Sep 112009
 September 11, 2009  Posted by  Non-U.S., Surveillance

Juan O. Tamayoa reports:

Cuban police dog sniffs a murder weapon and is then set to sniff six bottles holding the scents of suspects, just some of the thousands of odor swabs warehoused in a Havana police building. “Down with Raúl” appears on a wall, and police put a dog on the writer’s scent.

Cuba indeed puts police dogs to work in an eerily broad range of cases, not only finding fugitives and illegal drugs but warehousing the bottled scents of thousands of suspects so the canines can later identify criminals and political dissidents.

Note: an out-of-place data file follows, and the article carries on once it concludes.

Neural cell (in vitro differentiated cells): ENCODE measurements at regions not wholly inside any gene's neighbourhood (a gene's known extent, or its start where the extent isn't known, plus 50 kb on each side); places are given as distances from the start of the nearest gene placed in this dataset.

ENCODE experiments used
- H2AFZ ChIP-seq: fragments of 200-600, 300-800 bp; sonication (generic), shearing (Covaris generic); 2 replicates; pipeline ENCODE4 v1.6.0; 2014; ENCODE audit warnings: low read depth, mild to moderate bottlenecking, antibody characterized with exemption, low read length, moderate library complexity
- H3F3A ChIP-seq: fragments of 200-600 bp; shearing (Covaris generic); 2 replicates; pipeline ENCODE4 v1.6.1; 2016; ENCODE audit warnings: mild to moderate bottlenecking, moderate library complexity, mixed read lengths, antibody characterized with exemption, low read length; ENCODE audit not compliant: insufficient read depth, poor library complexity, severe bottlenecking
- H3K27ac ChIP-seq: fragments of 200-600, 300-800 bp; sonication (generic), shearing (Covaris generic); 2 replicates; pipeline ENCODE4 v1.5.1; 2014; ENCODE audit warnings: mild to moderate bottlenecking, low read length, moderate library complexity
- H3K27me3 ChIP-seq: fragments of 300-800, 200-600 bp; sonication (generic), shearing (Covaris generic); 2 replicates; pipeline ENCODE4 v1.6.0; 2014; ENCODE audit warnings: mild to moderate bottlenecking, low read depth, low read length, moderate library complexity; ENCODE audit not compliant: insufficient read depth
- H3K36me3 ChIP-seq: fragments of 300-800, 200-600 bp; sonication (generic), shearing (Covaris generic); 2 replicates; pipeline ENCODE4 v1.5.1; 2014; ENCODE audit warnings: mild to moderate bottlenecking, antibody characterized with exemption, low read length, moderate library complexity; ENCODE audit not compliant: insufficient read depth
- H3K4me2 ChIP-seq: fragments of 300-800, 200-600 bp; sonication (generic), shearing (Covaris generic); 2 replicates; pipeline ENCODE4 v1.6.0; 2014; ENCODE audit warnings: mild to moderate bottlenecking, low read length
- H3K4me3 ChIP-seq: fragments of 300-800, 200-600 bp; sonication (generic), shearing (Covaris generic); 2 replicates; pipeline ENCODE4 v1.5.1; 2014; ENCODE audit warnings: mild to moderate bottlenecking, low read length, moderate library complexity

Havana has proudly and publicly claimed that crime investigators regularly solve cases with dogs and human scents gathered from crime scenes and suspects, which it argues are almost as unique as fingerprints.


But U.S. experts say such broad use of dogs, especially the bottled and warehoused scents, are highly questionable in terms of evidentiary value in court, and thoroughly draconian when applied to political dissidents.

Read more in The Miami Herald.

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